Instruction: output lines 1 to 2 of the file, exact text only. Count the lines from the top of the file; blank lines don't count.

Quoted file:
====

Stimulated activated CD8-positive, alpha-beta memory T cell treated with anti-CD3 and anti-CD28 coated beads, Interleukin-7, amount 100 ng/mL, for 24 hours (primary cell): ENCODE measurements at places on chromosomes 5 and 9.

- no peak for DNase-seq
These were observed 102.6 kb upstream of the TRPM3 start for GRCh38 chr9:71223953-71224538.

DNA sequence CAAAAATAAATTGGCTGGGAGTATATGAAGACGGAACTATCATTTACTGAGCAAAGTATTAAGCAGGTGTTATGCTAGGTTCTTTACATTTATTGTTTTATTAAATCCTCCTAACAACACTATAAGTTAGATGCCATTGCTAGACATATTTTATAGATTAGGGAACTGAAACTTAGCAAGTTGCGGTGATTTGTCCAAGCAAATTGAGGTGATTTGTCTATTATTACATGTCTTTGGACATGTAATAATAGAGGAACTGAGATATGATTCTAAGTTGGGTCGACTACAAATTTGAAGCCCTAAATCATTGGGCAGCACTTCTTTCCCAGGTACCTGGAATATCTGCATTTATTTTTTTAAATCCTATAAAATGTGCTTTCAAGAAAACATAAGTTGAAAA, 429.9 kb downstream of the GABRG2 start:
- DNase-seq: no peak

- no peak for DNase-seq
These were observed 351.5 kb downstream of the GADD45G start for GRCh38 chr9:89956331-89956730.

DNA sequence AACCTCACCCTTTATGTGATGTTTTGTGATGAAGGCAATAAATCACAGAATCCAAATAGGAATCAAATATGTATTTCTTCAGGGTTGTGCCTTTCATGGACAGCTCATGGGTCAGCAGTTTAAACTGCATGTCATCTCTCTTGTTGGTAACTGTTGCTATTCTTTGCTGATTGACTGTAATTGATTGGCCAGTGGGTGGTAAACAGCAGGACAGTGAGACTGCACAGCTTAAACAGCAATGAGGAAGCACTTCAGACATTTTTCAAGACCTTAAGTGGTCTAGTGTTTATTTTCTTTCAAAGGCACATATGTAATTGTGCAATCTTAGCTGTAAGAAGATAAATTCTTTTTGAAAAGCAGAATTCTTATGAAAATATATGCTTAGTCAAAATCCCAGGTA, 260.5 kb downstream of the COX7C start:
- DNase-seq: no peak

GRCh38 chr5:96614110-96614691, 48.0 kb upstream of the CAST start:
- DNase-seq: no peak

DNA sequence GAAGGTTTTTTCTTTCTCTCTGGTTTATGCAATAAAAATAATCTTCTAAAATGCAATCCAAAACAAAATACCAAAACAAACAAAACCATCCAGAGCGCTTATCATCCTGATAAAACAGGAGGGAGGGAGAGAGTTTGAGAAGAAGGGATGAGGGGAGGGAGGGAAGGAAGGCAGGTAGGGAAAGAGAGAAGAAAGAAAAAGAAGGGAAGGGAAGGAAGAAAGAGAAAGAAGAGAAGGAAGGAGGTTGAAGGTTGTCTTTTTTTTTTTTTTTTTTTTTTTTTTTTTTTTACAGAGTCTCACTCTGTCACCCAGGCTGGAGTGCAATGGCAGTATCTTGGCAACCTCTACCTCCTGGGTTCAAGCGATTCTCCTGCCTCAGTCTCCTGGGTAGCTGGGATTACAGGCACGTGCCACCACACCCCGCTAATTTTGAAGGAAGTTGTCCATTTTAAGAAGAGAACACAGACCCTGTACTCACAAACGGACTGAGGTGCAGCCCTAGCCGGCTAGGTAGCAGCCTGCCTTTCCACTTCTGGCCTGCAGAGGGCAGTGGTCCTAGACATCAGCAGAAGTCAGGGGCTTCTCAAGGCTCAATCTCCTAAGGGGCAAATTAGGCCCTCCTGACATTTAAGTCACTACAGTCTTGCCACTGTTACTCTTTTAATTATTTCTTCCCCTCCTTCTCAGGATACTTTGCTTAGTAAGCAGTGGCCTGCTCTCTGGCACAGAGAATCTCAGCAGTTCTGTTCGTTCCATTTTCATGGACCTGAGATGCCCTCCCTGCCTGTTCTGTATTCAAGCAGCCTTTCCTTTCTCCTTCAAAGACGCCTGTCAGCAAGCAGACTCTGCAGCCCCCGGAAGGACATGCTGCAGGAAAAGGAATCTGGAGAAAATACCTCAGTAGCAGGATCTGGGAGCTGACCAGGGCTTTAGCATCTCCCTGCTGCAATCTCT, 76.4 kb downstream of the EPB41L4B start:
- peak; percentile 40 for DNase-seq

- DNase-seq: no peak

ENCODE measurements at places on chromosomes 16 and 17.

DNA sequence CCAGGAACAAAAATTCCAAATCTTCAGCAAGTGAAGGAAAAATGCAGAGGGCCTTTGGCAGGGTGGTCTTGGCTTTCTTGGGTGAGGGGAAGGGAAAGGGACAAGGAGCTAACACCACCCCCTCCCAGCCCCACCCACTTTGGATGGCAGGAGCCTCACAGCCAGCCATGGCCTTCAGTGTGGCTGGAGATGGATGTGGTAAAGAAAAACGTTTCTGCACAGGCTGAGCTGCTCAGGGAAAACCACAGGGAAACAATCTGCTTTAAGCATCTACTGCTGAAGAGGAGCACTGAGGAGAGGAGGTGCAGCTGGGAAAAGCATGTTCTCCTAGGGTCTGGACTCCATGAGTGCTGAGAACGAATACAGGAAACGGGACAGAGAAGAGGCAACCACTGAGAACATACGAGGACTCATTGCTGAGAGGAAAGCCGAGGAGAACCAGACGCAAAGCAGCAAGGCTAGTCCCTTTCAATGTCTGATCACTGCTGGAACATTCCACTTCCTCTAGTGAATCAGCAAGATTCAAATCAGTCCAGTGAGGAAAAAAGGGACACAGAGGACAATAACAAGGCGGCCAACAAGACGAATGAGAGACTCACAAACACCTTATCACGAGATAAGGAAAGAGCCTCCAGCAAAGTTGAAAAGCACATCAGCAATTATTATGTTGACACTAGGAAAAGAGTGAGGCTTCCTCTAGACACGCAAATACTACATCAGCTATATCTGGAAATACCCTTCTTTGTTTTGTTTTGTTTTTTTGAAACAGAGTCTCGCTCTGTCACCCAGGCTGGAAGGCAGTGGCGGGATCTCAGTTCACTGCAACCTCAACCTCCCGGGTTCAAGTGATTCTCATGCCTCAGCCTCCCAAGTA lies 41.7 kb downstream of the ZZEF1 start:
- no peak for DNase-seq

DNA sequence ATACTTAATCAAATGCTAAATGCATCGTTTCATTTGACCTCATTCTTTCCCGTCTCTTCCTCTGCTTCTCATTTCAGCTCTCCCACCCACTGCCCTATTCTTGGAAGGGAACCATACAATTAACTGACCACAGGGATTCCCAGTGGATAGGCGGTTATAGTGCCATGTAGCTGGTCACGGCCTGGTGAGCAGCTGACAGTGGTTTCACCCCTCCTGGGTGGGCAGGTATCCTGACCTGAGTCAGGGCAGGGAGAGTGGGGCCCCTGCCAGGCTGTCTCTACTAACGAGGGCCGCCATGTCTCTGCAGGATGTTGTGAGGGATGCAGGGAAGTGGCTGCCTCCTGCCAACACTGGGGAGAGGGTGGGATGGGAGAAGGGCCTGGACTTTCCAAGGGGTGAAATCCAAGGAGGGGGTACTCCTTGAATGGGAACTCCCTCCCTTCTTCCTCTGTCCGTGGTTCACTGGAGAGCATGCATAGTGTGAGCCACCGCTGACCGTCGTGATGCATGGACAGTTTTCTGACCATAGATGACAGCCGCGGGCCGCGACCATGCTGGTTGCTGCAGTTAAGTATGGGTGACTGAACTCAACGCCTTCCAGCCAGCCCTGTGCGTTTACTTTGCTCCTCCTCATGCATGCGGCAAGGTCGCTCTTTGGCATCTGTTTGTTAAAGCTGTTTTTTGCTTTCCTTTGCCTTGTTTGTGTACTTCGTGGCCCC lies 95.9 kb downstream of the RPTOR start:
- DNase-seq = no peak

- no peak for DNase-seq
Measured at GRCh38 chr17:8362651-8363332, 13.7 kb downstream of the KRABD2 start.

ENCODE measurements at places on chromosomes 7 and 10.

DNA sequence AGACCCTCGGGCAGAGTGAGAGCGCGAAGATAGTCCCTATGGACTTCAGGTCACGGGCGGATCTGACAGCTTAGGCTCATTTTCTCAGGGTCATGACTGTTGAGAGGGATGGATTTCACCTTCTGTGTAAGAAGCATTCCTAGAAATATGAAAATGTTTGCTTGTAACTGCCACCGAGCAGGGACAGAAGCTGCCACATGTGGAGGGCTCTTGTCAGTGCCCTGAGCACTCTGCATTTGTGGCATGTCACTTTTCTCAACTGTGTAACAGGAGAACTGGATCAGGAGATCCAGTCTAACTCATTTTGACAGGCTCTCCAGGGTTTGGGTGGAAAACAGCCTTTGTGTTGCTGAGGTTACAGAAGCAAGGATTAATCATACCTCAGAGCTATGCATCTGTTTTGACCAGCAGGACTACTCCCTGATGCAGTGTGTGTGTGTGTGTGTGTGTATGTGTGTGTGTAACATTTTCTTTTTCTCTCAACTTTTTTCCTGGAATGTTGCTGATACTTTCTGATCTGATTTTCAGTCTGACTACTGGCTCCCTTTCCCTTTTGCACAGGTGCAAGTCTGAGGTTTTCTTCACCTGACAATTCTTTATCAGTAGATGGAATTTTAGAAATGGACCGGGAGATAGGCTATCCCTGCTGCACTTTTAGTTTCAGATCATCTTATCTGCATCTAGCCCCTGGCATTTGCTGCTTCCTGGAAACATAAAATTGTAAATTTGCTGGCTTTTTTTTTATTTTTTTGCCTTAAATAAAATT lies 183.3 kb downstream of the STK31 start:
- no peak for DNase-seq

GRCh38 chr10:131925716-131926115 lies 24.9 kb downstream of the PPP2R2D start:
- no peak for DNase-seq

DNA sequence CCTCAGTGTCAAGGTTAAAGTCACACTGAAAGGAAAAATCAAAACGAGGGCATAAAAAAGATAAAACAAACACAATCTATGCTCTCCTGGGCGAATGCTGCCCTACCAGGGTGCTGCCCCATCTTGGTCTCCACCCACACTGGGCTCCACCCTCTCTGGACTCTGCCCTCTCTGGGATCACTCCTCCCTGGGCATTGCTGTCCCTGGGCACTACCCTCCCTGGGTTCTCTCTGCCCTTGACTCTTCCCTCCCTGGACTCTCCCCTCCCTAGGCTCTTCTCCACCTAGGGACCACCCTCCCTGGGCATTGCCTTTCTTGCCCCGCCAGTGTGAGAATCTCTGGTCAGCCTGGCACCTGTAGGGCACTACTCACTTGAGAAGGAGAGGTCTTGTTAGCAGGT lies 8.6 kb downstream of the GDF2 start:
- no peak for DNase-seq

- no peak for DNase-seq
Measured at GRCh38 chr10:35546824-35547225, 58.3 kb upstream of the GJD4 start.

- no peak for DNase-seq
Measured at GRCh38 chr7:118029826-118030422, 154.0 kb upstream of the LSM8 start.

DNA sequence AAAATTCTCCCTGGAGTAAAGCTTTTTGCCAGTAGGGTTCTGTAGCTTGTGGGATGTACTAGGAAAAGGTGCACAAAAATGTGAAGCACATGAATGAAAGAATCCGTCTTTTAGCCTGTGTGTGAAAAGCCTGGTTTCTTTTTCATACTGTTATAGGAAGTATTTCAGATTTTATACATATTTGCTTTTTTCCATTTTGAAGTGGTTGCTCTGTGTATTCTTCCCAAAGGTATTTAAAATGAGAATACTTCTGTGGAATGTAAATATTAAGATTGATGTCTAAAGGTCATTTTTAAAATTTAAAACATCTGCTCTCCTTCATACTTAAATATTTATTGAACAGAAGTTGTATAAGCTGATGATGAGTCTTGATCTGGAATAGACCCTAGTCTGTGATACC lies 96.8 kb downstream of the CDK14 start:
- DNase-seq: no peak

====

Stimulated activated CD8-positive, alpha-beta memory T cell treated with anti-CD3 and anti-CD28 coated beads, Interleukin-7, amount 100 ng/mL, for 24 hours (primary cell): ENCODE measurements at places on chromosomes 5 and 9.

- no peak for DNase-seq